Gregory Stark wrote:
"Tom Lane" <[EMAIL PROTECTED]> writes:
I note also that CVS does have the ability to merge changes across
branches, we just choose not to use it that way.
And the reason why, I assume, is because it's hard to grant access to CVS
without granting access to do anything at all to the whole repository. And CVS
is fragile enough that that's pretty scary. There are lots of ways someone
could mess up a CVS repository.
Every project I have been on that has used cross branch merge with CVS
has tied itself in knots. Branch and never merge is by far the sanest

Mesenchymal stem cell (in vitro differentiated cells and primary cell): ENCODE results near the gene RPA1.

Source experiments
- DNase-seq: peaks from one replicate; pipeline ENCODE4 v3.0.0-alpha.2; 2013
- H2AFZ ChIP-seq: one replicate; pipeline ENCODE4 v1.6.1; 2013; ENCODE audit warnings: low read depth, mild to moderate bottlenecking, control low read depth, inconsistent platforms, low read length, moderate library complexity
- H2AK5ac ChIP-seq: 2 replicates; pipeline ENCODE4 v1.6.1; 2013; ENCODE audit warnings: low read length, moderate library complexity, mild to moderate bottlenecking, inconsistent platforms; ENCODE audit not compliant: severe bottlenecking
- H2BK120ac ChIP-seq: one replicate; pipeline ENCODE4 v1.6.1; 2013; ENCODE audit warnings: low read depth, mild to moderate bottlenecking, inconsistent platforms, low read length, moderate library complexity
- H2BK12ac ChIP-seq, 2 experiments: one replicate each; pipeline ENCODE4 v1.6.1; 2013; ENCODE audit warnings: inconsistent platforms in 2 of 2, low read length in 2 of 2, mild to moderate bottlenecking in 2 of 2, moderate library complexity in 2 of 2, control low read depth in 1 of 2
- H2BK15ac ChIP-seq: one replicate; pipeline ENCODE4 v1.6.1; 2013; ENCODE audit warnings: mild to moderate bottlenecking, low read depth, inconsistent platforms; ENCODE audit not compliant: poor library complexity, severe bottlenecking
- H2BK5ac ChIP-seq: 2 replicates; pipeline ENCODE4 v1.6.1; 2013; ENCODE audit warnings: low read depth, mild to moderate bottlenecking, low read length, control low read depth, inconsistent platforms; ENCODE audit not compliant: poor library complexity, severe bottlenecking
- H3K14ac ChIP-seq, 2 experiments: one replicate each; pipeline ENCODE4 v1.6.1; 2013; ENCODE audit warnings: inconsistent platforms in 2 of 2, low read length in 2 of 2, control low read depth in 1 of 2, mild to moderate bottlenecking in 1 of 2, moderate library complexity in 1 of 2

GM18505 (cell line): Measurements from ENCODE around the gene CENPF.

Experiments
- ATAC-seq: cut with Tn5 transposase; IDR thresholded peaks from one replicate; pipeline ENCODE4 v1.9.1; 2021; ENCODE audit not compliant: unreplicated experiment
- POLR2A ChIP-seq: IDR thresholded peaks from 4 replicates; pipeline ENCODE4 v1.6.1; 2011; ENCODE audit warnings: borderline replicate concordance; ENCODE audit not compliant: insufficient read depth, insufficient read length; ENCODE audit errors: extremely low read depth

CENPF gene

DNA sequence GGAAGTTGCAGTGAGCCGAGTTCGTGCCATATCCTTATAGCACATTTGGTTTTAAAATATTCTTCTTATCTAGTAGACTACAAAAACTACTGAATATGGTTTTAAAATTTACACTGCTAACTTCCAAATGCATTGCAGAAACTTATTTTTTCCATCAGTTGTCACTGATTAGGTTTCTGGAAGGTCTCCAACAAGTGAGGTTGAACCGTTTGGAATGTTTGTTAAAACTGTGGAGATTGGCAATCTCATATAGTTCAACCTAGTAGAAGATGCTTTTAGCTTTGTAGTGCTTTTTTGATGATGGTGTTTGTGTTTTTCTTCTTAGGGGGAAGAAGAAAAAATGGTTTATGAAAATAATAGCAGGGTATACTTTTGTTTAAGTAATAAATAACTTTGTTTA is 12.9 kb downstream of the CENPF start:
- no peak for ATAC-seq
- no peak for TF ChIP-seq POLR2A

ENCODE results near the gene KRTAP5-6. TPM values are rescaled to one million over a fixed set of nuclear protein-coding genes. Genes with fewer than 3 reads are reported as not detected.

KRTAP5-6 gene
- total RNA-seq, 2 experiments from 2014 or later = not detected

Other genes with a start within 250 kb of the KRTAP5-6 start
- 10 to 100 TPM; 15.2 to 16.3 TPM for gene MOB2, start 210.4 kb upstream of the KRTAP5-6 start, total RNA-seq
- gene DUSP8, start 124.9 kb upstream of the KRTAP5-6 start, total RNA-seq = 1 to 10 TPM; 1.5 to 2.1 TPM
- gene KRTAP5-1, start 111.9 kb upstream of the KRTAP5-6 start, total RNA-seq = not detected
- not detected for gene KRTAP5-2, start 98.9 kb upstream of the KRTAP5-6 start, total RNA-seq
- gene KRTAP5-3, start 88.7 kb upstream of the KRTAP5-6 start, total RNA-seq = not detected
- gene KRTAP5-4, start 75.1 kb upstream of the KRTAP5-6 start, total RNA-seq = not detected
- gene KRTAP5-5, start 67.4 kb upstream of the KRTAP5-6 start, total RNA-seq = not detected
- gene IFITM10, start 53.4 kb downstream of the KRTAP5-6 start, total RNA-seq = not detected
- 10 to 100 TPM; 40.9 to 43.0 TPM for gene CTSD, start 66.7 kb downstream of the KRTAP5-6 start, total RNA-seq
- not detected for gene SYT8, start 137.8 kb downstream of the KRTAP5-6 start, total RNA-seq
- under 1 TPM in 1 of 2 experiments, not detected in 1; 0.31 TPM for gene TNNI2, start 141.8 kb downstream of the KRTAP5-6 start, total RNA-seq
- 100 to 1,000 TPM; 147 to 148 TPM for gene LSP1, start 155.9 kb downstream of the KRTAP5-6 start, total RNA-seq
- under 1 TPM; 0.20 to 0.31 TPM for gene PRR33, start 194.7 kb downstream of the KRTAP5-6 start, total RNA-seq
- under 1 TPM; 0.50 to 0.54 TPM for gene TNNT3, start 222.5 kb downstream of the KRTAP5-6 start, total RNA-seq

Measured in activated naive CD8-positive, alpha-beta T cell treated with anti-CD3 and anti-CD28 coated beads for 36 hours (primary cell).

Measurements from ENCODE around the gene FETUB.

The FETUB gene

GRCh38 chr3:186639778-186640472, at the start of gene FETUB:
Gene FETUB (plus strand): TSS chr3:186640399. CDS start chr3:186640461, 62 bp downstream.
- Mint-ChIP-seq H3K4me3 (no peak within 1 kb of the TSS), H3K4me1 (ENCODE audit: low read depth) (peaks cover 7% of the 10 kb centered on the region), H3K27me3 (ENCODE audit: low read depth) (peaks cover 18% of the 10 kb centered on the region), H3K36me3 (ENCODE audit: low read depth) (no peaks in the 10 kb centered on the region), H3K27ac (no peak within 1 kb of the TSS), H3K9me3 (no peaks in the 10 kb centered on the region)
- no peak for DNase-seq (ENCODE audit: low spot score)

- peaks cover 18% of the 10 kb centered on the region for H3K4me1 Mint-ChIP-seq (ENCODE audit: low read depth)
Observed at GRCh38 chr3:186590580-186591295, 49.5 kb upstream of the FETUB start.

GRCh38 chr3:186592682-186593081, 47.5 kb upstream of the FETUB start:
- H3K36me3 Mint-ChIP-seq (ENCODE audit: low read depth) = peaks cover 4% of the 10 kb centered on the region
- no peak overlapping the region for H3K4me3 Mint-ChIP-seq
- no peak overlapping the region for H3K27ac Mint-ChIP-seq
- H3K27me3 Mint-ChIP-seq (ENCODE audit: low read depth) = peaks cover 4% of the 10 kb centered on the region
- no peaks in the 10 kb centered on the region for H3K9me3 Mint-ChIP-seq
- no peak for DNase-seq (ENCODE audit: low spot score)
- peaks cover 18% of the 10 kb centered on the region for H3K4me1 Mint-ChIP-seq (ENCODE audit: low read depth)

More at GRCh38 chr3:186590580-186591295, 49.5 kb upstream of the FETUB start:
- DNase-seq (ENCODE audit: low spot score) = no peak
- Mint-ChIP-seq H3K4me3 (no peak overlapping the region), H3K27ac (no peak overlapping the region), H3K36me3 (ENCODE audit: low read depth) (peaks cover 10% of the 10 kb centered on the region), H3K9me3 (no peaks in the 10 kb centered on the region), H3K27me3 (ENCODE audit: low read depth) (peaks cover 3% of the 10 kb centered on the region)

way to operate. This is true regardless of any privs issue.
The elephant in the room is that merging is *the* hard problem in SCM
systems. Last time I wrestled with merge it was using ClearCase and
drove me nuts.
The distributed systems sound neat and do sound like they match our style of
working. But they seem like a big leap for a project that's still using a
buggy unmaintained pile of spaghetti code for fear of change. Subversion is
the path of least resistance in that nothing has to change, we can choose to
use new features if we want but otherwise it's basically a CVS 2.0 with a new
name (and active maintenance).
There is some truth in that. Also, many of the new systems have a little
way to go on maturity - I'd like to see the dust settle some in this area.
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